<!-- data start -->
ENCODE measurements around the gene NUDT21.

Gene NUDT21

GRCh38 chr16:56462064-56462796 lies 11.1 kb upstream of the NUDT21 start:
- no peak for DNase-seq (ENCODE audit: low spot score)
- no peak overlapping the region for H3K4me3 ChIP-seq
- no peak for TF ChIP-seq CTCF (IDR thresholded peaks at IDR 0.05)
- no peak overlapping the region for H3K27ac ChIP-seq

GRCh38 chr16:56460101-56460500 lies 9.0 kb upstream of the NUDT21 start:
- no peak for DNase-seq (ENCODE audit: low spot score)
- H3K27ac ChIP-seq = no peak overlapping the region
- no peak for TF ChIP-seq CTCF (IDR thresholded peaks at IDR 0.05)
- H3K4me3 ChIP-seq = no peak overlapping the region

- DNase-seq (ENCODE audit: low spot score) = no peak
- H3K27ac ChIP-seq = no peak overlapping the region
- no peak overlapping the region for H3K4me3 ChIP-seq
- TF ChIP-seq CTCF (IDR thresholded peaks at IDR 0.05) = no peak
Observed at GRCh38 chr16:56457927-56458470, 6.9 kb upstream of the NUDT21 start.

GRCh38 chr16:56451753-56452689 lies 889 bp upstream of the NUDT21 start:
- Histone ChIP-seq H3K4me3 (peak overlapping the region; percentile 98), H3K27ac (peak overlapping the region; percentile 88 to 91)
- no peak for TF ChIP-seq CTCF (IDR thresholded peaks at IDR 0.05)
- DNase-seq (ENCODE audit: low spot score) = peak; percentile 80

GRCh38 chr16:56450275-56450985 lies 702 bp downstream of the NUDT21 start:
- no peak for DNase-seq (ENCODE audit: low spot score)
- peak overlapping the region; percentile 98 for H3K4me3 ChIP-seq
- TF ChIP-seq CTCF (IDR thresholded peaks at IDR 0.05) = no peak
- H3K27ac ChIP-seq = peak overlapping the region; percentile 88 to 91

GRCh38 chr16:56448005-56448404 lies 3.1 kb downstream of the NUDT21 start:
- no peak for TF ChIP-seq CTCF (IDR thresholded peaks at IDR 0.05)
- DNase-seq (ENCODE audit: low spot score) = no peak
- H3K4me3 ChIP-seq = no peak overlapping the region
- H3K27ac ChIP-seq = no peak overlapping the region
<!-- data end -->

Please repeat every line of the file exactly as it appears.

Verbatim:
ENCODE measurements around the gene NUDT21.

Gene NUDT21

GRCh38 chr16:56462064-56462796 lies 11.1 kb upstream of the NUDT21 start:
- no peak for DNase-seq (ENCODE audit: low spot score)
- no peak overlapping the region for H3K4me3 ChIP-seq
- no peak for TF ChIP-seq CTCF (IDR thresholded peaks at IDR 0.05)
- no peak overlapping the region for H3K27ac ChIP-seq

GRCh38 chr16:56460101-56460500 lies 9.0 kb upstream of the NUDT21 start:
- no peak for DNase-seq (ENCODE audit: low spot score)
- H3K27ac ChIP-seq = no peak overlapping the region
- no peak for TF ChIP-seq CTCF (IDR thresholded peaks at IDR 0.05)
- H3K4me3 ChIP-seq = no peak overlapping the region

- DNase-seq (ENCODE audit: low spot score) = no peak
- H3K27ac ChIP-seq = no peak overlapping the region
- no peak overlapping the region for H3K4me3 ChIP-seq
- TF ChIP-seq CTCF (IDR thresholded peaks at IDR 0.05) = no peak
Observed at GRCh38 chr16:56457927-56458470, 6.9 kb upstream of the NUDT21 start.

GRCh38 chr16:56451753-56452689 lies 889 bp upstream of the NUDT21 start:
- Histone ChIP-seq H3K4me3 (peak overlapping the region; percentile 98), H3K27ac (peak overlapping the region; percentile 88 to 91)
- no peak for TF ChIP-seq CTCF (IDR thresholded peaks at IDR 0.05)
- DNase-seq (ENCODE audit: low spot score) = peak; percentile 80

GRCh38 chr16:56450275-56450985 lies 702 bp downstream of the NUDT21 start:
- no peak for DNase-seq (ENCODE audit: low spot score)
- peak overlapping the region; percentile 98 for H3K4me3 ChIP-seq
- TF ChIP-seq CTCF (IDR thresholded peaks at IDR 0.05) = no peak
- H3K27ac ChIP-seq = peak overlapping the region; percentile 88 to 91

GRCh38 chr16:56448005-56448404 lies 3.1 kb downstream of the NUDT21 start:
- no peak for TF ChIP-seq CTCF (IDR thresholded peaks at IDR 0.05)
- DNase-seq (ENCODE audit: low spot score) = no peak
- H3K4me3 ChIP-seq = no peak overlapping the region
- H3K27ac ChIP-seq = no peak overlapping the region